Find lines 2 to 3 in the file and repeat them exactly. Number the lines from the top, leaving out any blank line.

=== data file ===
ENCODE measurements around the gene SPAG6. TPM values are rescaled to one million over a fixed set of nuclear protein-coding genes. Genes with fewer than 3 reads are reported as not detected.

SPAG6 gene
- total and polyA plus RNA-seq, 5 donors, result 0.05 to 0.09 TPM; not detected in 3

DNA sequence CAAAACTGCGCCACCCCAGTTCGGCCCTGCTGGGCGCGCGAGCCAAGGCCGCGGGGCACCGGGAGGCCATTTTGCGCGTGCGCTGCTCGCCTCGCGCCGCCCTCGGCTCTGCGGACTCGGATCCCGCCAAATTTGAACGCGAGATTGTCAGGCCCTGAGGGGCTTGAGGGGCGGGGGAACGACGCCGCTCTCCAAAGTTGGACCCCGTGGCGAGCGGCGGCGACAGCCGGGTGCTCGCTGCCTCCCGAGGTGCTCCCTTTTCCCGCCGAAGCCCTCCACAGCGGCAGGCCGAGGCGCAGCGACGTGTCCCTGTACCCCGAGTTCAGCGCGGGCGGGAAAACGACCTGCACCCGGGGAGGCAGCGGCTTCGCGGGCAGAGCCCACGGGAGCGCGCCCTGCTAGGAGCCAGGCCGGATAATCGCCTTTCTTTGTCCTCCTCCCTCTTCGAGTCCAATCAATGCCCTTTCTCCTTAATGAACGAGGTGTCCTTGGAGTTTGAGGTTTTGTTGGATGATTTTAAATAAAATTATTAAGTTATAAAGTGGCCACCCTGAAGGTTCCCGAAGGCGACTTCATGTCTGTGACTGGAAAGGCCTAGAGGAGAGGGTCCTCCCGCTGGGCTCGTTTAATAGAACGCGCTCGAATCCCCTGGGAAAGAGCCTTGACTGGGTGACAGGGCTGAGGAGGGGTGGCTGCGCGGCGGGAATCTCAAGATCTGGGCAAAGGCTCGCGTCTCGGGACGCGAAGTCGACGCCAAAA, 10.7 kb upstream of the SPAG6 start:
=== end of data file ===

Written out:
SPAG6 gene
- total and polyA plus RNA-seq, 5 donors, result 0.05 to 0.09 TPM; not detected in 3